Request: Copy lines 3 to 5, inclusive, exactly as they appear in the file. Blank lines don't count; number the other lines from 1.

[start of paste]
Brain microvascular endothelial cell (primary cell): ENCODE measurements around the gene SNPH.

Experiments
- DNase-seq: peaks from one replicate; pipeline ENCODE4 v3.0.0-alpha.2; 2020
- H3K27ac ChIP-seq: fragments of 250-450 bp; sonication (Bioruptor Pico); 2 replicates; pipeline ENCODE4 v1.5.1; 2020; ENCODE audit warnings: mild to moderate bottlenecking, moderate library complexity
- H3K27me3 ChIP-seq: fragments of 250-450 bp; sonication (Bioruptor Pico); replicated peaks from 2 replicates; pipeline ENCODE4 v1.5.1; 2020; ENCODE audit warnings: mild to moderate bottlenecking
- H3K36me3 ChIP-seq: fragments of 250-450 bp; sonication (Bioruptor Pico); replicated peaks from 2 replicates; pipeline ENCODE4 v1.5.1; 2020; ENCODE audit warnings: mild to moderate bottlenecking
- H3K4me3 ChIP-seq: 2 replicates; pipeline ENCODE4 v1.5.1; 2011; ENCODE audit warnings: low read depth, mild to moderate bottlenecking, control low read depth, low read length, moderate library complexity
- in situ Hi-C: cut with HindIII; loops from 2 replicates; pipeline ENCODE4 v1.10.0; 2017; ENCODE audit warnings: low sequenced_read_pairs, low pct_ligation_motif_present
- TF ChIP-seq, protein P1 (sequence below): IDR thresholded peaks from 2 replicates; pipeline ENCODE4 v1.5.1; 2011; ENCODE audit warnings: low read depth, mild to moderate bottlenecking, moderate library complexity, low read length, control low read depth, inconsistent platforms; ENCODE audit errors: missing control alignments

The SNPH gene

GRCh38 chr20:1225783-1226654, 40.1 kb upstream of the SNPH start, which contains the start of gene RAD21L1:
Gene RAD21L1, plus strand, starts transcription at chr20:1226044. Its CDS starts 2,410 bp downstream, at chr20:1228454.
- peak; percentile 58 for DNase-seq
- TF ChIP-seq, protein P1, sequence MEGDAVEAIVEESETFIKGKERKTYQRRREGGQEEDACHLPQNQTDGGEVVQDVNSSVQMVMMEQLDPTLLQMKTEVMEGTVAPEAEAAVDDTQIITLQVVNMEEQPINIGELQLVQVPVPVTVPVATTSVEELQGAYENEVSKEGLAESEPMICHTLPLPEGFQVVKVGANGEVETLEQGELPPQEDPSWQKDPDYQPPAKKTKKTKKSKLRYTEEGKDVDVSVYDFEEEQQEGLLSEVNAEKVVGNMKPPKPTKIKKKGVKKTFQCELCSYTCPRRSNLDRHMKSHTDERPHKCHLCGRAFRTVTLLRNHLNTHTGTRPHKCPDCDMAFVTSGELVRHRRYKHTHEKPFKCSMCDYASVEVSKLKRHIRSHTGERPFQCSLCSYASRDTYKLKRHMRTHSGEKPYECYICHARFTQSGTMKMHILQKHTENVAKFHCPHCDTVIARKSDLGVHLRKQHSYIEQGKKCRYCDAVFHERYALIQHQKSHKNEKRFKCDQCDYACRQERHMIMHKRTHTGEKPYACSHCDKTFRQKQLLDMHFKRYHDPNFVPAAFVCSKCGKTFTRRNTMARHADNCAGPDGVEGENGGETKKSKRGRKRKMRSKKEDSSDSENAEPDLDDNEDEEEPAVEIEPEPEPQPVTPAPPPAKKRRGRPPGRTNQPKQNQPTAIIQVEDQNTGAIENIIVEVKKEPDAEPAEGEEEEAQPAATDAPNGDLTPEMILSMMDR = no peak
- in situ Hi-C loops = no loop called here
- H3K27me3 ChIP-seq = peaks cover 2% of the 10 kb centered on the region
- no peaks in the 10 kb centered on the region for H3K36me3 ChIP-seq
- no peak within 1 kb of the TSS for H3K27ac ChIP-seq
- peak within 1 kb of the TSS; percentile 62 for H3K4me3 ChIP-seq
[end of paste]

- DNase-seq: peaks from one replicate; pipeline ENCODE4 v3.0.0-alpha.2; 2020
- H3K27ac ChIP-seq: fragments of 250-450 bp; sonication (Bioruptor Pico); 2 replicates; pipeline ENCODE4 v1.5.1; 2020; ENCODE audit warnings: mild to moderate bottlenecking, moderate library complexity
- H3K27me3 ChIP-seq: fragments of 250-450 bp; sonication (Bioruptor Pico); replicated peaks from 2 replicates; pipeline ENCODE4 v1.5.1; 2020; ENCODE audit warnings: mild to moderate bottlenecking